He gets quiet and turns away. A few minutes later he looks at me and says,
"You look like a nice enough person. It must of been a long time ago."

I read the hope in his eyes, but I can't resist.

"Yeah, it was. 'Bout two weeks now."

His eyes widen. "Why are you on this plane then?"

"Going to meet my parole officer in Chicago. She thinks I'm a flight risk."

He cranks his head sideways and gives me a good long look.

"But you're on a plane, doesn't that mean you are a flight risk?"

"Naw," I say. "The police put me on this plane. Actually I was more of a driving risk. Got out of Colorado ten days ago in a golf cart. Made it clean to the Oklahoma border before someone stopped me."

"Why did they stop you?"

"I still had someone's clubs on the back end and there wasn't a golf course for two hundred miles."

By now, I'm barely able to contain myself, but the business man is so intrigued I just have to play it out.

"Yeah, even stopping for gas didn't raise anyone's suspicion," I said. "I told them I lived just down the road and had forgotten my purse. Everyone helped me out."

"How did it end?"

"How do these always end, Mr.?"I said straigh faced. "Speed trap."

He stares at me for the longest time wondering if he heard right, then bursts right out laughing.

The trip the rest of the way was hysterical and gave me a great scene for a book! When he got off the plane, he walked right up to my work partner, Anna, and gave my "parole officer" a big hug! Here's to a great flight , Bob!

And THAT's how scenes can be made!

Here's a contest from Tom Howard! Enjoy!

The $5,550 Tom Howard Poetry Contest for Verse In All Styles and Genres, plus The $5,550 Tom Howard Short Story, Essay & Prose Contest are now open for entries.
You'll find full details at respectively http://poetrycontests.exactpages.com (you will need to scroll halfway down the page for the Tom Howard Contest) and http://shortstorycontest.0catch.com

An exclusive site for the Tom Howard Poetry Contest is http://tomhowardpoetry.bravepages.com

An alternative site for both contests: http://www.winningwriters.com (you will need to click the contest of your choice at the top right or top left).

Wednesday, July 28, 2010

Those who know me well have to laugh at the fact that I am no stranger anywhere I go. That gift most probably came from my mother, Glenna, but I'm quick not to claim that as my family members, (five sisters and three brothers) all get great joy out of calling me "Glinger." I don't make too big a fuss over it as I know there's not one of them that can look in the mirror and not see their mother staring back at them:) They try pawning off her bad habits on me, but I'm adopted and that stuff is hereditary.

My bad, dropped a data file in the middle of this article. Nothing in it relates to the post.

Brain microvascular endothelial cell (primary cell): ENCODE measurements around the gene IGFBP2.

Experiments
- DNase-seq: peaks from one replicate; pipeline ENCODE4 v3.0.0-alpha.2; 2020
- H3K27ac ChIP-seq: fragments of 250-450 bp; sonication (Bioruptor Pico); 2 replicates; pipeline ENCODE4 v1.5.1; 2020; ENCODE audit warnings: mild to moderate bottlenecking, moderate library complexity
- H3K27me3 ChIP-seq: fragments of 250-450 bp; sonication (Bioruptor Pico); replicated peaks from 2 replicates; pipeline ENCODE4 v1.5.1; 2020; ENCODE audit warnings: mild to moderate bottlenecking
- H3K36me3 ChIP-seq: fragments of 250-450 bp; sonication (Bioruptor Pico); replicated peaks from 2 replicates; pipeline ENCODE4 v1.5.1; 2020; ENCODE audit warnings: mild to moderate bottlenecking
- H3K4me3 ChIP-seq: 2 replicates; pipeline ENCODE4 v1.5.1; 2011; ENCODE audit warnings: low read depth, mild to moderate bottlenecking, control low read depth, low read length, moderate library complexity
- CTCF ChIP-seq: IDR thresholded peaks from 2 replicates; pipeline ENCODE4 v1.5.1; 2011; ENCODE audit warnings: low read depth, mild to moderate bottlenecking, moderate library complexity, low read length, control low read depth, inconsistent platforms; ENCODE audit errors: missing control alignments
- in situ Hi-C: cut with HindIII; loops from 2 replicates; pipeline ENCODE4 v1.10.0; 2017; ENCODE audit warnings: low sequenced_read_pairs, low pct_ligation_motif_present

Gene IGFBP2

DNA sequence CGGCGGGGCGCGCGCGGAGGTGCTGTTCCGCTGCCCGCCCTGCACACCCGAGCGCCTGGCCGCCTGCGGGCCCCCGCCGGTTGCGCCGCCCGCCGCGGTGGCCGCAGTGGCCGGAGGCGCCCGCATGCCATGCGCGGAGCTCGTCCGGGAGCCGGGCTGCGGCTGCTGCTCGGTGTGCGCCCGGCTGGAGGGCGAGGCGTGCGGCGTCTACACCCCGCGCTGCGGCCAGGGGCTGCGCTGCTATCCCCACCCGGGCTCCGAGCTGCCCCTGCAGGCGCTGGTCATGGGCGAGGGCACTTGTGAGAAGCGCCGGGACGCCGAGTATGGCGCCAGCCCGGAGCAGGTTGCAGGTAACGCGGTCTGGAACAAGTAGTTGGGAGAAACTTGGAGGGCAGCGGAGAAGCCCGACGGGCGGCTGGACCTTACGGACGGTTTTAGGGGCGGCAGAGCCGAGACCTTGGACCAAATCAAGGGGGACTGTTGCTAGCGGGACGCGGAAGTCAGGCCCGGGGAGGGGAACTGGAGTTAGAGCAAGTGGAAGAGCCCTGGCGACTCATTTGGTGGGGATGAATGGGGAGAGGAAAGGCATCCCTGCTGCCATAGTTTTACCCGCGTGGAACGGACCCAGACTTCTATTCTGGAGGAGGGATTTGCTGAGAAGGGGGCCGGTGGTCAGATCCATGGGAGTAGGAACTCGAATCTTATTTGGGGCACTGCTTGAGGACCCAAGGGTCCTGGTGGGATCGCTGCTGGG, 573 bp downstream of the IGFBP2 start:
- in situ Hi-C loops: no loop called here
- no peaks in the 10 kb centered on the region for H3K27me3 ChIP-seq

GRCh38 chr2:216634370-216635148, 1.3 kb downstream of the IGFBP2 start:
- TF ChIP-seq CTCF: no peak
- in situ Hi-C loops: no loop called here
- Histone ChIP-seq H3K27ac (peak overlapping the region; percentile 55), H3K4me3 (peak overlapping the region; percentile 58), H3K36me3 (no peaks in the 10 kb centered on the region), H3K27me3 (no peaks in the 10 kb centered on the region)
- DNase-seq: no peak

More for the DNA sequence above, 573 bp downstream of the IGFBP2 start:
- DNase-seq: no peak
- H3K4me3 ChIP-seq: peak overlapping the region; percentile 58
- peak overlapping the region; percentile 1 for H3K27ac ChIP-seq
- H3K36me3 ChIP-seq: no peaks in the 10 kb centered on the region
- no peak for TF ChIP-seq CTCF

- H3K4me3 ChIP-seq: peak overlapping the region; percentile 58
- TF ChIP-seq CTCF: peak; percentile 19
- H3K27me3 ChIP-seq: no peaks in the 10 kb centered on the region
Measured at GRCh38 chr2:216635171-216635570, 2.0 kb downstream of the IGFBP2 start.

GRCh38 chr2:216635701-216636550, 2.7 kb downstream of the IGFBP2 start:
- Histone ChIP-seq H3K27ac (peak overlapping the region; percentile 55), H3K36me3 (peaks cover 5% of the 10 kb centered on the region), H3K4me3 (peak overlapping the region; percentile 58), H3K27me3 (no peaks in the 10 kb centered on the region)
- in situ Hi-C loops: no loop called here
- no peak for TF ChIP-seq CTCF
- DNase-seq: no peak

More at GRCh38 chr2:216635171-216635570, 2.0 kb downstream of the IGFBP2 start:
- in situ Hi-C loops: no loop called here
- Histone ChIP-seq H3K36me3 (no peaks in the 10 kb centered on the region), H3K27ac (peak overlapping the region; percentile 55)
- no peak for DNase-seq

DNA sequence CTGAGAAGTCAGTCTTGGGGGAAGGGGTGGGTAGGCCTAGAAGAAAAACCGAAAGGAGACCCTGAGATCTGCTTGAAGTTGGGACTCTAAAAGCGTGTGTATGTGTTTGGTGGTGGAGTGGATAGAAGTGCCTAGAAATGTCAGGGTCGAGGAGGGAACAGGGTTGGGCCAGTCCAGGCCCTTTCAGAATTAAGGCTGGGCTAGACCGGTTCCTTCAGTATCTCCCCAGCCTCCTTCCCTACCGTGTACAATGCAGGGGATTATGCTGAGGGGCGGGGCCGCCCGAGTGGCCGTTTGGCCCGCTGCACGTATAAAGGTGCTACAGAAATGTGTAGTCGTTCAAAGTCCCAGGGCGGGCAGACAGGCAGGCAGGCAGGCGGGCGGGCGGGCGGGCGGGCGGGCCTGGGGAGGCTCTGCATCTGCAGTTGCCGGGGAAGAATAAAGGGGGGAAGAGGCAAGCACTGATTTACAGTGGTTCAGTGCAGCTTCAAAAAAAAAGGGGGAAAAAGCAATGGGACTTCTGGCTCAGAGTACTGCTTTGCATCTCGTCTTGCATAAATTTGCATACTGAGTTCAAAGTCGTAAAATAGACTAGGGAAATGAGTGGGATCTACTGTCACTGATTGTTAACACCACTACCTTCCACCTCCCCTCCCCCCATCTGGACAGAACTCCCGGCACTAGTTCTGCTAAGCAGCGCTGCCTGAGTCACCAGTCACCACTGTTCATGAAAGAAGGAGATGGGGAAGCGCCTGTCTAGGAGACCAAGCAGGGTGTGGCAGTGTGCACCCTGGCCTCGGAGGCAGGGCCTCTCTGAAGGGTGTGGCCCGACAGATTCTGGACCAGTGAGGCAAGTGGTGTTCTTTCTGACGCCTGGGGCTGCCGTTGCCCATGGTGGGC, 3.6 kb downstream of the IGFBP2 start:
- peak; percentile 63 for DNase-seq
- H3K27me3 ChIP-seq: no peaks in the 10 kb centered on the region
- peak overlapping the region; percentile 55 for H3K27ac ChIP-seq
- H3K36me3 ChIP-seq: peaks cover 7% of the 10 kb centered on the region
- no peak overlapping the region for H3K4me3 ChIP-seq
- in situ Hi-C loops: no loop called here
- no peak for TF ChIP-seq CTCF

So, today I'm in St Louis for work. I board a plane, or should I say three planes, to make my way to Myrtle Beach. I'll be here until Sunday. It's been hot and muggy and I'm dressed in a suit, or I was dressed in a suit, until like most menopausal women, I get too hot and pull into a parking lot of a school and strip off everything I'm wearing clean down to my underwear, crank up the air conditioning and flop my head onto the steering wheel of the car while I refresh myself. Doesn't everybody do that? Work with me.

Yes, you know what happens next. I hear a giggle outside the car, look up and there stands two teenage girls pointing and laughing hysterically! Only me:) I did manage to pull on my travel clothes right away and screamed out of the parking lot toward the airport, gravel spewing across the lot like the Louisiana oil well! What next?

Note the picture today. It was in the window of a store and I thought it was so interesting I just had to snap a photo. Artists of all kinds intrigue me, whether they are painters, glass blowers, dancers or writers. Their works make life a bit easier to digest and add a richness to the blah days we sometimes have. Enjoy! Got to get to bed! Lots of work to do tomorrow. Watch for a contest!

Sunday, July 25, 2010

I Need More Time!

The semester for the final two terms of the MFA is up and running. I'll be reading a boatload of texts and have begun doing research for my educational paper. More editing as well on the book. Travel is up as well, but I work well under pressure!

With that said, as a writer I'm always trying to "find" time for writing. I get up at 4:30am and read my Bible, and have to be out the door by 5:45am for work. I have a 1 hr drive time each way to work (when I'm in town). I listen to a radio pastor on the way to work and usually an audiobook on the way home. As of last week, (I have my first full week in now), I am making time (1/2 hr) for exercise. I try to catch up on my blog, answer emails and look for markets to send work out to. I'm usually in bed by 10:30pm.